06 Business And Functional Requirements - smart-BA!

Report
Bite sized training sessions:
Business And Functional Requirements
Objectives
• To understand
–
–
–
–
–
What business and functional requirements are
The difference between them
Where they come from
Where they fit in to analysis
The importance of business and functional
requirements
• To be able to
– Discover business and functional requirements
– Document business and functional
requirements
Chain Of Reasoning:
Drivers
Drivers
Stakeholders
Drivers
Drivers
Objectives Objectives Objectives Objectives
Objectives
Change
Requirements
Stakeholders
Change
Requirements
Change
Requirements
Change
Requirements
Change
Requirements
Change Requirements must be assumed to be wrong until they are proved to be
right
What are Requirements?
IEEE Definition
1. a condition or capability needed by a user to
solve a problem or achieve an objective
2. a condition or capability that must be met or
possessed by a system or system component to
satisfy a contract, standard, specification, or
other formally imposed document
3. a documented representation of a condition
or capability as in (1) or (2)
What are Requirements?
ISEB have 7 types of requirement:
1.
2.
3.
4.
5.
6.
7.
General Requirement
Business Requirement
Functional Requirement
Detailed Requirement
Non-functional Requirement
Data Requirement
Technical Requirement
What are Requirements?
IIBA have 6 types of requirement:
1. Business Requirements.
2. User Requirements
3. Functional Requirements
4. Quality of Service Requirements
5. Assumptions and constraints
6. Implementation requirements.
What are Requirements?
A pragmatic ‘definition’
Requirements are the answers to the question:
“what will this project change that is required in order to
deliver the objectives?”
“change” can be create, update or delete something
The focus is on “what will change” not “how will it
change”.
Question: Is there a material difference between
business and functional requirements?
Requirements Levels
Business & functional requirements are high level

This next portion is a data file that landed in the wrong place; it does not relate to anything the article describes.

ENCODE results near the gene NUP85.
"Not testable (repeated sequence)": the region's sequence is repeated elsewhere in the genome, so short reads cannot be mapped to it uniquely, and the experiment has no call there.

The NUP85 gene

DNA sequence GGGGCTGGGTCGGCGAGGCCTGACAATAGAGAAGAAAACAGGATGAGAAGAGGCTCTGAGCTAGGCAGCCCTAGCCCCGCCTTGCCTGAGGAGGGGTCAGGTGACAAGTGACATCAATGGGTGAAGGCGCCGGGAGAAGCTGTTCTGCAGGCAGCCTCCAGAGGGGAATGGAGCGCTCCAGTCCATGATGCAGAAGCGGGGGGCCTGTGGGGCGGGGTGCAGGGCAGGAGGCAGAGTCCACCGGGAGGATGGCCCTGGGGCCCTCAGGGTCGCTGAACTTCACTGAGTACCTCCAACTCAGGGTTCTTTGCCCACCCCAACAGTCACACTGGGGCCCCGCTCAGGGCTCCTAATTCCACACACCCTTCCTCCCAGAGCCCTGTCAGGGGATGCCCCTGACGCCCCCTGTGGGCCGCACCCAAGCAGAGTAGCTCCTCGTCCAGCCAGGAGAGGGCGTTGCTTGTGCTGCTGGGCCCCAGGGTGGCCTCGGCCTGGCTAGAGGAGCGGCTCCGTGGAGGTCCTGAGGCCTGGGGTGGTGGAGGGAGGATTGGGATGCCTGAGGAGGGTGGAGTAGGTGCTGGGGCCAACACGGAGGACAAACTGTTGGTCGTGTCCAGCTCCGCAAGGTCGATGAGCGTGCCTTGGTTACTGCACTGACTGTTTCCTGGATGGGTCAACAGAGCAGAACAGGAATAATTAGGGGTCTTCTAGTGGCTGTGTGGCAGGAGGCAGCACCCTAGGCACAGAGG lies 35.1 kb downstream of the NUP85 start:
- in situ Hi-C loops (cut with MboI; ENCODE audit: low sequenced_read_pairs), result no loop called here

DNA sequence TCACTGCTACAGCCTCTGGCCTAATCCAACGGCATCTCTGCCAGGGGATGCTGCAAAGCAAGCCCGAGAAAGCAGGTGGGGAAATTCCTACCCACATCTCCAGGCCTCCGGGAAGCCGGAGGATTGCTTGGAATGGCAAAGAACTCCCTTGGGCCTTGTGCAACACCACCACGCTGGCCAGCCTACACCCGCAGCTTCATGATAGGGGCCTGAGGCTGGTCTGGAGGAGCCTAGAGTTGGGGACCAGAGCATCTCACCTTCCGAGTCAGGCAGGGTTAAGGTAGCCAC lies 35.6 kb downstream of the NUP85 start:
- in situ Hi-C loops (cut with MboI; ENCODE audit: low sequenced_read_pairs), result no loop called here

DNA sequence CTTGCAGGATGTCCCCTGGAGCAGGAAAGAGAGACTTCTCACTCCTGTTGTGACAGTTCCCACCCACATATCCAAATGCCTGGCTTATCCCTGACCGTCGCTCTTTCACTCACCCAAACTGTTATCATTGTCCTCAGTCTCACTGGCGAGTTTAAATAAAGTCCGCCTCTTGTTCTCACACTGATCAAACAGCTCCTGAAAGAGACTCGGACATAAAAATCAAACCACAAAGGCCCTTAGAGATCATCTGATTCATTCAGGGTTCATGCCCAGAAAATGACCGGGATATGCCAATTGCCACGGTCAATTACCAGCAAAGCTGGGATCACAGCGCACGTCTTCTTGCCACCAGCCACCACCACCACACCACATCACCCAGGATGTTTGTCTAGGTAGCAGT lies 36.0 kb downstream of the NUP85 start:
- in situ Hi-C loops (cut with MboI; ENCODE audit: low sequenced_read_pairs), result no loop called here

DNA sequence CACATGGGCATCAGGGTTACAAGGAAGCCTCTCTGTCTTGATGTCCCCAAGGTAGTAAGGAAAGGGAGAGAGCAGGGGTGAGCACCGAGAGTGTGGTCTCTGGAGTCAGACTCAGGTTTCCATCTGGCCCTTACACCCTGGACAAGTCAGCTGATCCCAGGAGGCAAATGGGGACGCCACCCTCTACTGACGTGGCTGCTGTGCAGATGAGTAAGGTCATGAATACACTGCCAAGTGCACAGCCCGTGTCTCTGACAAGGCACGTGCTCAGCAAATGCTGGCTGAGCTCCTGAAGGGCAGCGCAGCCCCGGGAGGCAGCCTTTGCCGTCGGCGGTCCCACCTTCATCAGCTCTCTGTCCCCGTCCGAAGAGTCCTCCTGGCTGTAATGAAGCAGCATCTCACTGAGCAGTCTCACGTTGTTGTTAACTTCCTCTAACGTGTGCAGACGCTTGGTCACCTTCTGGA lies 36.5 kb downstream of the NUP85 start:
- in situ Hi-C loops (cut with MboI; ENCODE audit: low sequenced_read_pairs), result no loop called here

requirements …e.g. “be able to take orders”
Process and data models are low level requirements - rules
…e.g. “customers have to register before placing orders”
as seen in Data and Process modelling sessions
Functional Requirements
Examples
• The solution will automatically validate customers against
the ABC Contact Management System
• The solution will enable users to record customers sales
• The solution will enable Customer Order Fulfilment letters
to be automatically sent to the warehouse.
Question: What does “solution” mean in this context?
Best practice
• Document requirements, not physical solutions!
• Document one requirement at a time!
• Map each requirement to the objective(s) and/or
principle(s) it contributes to delivering.
• Make each requirement as complete and accurate as it
needs to be to answer the question “what does the
solution need to change in order to deliver the
requirements?”.
• If there is a known, verified constraint that materially
affects a requirement, then state it.
Examples of poor
functional requirements
1.
Be able to use diary functionality
2.
Be able to flag premium customers
3.
Be able to track and report on sales
4.
Increase accuracy of sales information
5.
Allow authorised users of team-leader and above to cancel sales
orders
6.
Prompt the owner of the sales order to
notify the customer of cancelled sales
orders.
Common mistakes
• Designing the solution
• Unjustified requirements
• Putting in unjustified extra information
• Not putting sufficient detail in
• Protecting requirements – ego fuelled analysis!
Functional Requirement
Prioritisation - MoSCoW
• Must have requirement
•o
• Should have requirement
• Could have requirement
•o
• Wish list requirement
Functional Requirement
Prioritisation Logic
• Must have: the project objectives cannot be met without this
requirement
• Should have: the project objectives can be met without this
requirement but not as well as with it
• Could have: this requirement only maps to one or more principles
• Wish list: this requirement does not map to any project objectives or
principles.
Functional Requirement –
where do they come from?
• Declared by Stakeholders
– Interviews
– Workshops
– ‘Casual’ communications
• Constraining standards and procedures
– Documents
– Interviews
– workshops
• Proposed by Business Analysts!
– All the time
– Any way that is needed.
Exercise: Document some functional requirements
• Using the Objectives you analysed, define some
functional requirements
• Map which objectives and/or principles they
contribute to
• Prioritise them
• If you need to make any assumptions, document
them.
• Time allowed: 20 minutes
• Deliverable: Flip chart list of requirements
Questions?

similar documents